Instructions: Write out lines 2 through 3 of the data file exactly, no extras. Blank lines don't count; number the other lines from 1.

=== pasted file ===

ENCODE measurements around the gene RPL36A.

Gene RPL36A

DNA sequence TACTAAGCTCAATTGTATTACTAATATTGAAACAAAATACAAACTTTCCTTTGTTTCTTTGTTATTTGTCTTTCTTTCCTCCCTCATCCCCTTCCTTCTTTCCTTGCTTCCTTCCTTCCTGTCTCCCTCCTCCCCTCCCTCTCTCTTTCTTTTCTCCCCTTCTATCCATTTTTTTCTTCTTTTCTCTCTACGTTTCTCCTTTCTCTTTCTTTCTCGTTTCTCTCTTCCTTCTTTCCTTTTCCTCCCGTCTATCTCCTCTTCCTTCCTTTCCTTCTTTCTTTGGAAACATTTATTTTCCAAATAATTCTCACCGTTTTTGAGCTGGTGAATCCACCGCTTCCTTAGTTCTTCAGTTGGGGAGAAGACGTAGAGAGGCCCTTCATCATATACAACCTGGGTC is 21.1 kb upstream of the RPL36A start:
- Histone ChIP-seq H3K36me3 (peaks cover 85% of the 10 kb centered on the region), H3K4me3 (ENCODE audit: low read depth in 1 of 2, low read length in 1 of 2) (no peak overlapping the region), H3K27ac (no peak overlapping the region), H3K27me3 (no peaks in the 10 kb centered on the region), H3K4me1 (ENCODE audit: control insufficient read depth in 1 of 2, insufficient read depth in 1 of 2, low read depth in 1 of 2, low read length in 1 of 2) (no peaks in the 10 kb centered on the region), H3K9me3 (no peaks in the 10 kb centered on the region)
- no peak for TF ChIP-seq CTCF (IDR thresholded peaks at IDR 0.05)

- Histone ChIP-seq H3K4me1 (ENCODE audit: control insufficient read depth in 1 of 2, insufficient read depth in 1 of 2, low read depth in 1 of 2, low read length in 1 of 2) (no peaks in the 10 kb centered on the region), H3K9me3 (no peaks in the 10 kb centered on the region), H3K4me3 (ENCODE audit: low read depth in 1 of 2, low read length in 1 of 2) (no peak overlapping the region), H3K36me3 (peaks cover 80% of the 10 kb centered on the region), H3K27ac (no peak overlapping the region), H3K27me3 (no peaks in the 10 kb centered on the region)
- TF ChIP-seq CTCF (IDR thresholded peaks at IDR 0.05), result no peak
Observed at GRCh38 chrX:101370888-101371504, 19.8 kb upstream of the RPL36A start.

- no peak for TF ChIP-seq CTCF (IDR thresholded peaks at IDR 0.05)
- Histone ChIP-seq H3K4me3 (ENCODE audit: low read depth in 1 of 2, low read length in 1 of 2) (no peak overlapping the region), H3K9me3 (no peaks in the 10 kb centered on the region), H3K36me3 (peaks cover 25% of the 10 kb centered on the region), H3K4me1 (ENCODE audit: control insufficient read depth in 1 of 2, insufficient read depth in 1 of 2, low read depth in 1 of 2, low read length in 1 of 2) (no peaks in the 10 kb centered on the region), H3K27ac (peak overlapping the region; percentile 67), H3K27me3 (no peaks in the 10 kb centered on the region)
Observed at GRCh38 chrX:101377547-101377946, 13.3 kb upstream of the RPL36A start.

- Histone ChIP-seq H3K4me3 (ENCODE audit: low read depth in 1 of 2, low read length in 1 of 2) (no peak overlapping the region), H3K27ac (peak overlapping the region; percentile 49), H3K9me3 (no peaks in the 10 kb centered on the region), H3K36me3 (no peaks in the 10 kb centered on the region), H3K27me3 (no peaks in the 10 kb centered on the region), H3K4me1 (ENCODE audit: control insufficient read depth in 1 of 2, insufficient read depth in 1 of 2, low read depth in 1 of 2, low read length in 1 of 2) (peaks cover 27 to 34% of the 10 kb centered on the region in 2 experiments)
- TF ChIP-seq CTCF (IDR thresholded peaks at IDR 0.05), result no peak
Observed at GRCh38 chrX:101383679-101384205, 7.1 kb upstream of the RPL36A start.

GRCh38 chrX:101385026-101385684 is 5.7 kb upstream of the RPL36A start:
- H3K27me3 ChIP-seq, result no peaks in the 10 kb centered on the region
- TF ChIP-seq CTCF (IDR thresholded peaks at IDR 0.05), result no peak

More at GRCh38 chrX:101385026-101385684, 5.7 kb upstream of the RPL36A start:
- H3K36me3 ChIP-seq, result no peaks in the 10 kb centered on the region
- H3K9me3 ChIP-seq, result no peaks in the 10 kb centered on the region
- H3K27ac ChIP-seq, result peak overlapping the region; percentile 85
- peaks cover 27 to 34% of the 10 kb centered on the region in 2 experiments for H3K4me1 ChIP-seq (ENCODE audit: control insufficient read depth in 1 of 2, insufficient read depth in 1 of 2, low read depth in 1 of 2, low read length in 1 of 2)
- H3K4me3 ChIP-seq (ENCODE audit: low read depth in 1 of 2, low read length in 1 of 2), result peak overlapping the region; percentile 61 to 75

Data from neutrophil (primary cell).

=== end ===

Gene RPL36A

DNA sequence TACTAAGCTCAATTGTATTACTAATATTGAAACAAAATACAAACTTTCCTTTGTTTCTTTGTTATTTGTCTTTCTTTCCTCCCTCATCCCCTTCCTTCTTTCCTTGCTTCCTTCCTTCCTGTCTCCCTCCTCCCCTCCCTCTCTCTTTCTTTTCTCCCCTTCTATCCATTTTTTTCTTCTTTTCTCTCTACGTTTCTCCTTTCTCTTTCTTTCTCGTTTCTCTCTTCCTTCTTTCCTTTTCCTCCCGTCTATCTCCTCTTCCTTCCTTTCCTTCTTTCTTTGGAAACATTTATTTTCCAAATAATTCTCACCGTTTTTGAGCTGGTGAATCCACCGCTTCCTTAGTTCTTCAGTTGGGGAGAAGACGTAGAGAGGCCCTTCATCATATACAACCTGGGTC is 21.1 kb upstream of the RPL36A start: